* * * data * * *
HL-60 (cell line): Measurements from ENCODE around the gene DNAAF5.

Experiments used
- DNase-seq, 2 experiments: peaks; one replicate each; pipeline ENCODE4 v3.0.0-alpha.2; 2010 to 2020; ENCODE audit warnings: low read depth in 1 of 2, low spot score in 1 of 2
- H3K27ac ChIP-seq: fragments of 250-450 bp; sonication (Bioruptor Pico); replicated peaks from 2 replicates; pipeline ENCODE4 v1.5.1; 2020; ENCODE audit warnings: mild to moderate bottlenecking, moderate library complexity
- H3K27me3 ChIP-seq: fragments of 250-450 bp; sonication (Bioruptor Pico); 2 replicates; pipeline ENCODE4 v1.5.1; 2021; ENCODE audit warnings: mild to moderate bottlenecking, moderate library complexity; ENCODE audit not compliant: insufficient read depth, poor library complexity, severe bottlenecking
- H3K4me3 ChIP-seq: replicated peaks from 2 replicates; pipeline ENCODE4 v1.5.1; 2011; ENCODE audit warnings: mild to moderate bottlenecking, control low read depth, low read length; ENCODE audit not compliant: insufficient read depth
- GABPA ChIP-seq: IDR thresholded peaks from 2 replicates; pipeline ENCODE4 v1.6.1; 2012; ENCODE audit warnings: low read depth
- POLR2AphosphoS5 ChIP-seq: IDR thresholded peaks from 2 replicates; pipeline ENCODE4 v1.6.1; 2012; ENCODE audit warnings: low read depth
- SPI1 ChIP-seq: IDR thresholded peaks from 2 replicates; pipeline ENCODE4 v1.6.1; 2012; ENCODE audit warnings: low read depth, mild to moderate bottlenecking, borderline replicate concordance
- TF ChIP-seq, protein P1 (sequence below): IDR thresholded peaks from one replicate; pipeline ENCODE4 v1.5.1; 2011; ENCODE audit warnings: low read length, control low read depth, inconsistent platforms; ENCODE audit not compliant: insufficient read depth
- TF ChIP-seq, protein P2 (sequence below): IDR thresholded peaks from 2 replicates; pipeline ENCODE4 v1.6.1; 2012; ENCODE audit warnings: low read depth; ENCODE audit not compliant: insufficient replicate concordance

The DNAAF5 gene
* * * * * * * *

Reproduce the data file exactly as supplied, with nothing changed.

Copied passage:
HL-60 (cell line): Measurements from ENCODE around the gene DNAAF5.

Experiments used
- DNase-seq, 2 experiments: peaks; one replicate each; pipeline ENCODE4 v3.0.0-alpha.2; 2010 to 2020; ENCODE audit warnings: low read depth in 1 of 2, low spot score in 1 of 2
- H3K27ac ChIP-seq: fragments of 250-450 bp; sonication (Bioruptor Pico); replicated peaks from 2 replicates; pipeline ENCODE4 v1.5.1; 2020; ENCODE audit warnings: mild to moderate bottlenecking, moderate library complexity
- H3K27me3 ChIP-seq: fragments of 250-450 bp; sonication (Bioruptor Pico); 2 replicates; pipeline ENCODE4 v1.5.1; 2021; ENCODE audit warnings: mild to moderate bottlenecking, moderate library complexity; ENCODE audit not compliant: insufficient read depth, poor library complexity, severe bottlenecking
- H3K4me3 ChIP-seq: replicated peaks from 2 replicates; pipeline ENCODE4 v1.5.1; 2011; ENCODE audit warnings: mild to moderate bottlenecking, control low read depth, low read length; ENCODE audit not compliant: insufficient read depth
- GABPA ChIP-seq: IDR thresholded peaks from 2 replicates; pipeline ENCODE4 v1.6.1; 2012; ENCODE audit warnings: low read depth
- POLR2AphosphoS5 ChIP-seq: IDR thresholded peaks from 2 replicates; pipeline ENCODE4 v1.6.1; 2012; ENCODE audit warnings: low read depth
- SPI1 ChIP-seq: IDR thresholded peaks from 2 replicates; pipeline ENCODE4 v1.6.1; 2012; ENCODE audit warnings: low read depth, mild to moderate bottlenecking, borderline replicate concordance
- TF ChIP-seq, protein P1 (sequence below): IDR thresholded peaks from one replicate; pipeline ENCODE4 v1.5.1; 2011; ENCODE audit warnings: low read length, control low read depth, inconsistent platforms; ENCODE audit not compliant: insufficient read depth
- TF ChIP-seq, protein P2 (sequence below): IDR thresholded peaks from 2 replicates; pipeline ENCODE4 v1.6.1; 2012; ENCODE audit warnings: low read depth; ENCODE audit not compliant: insufficient replicate concordance

The DNAAF5 gene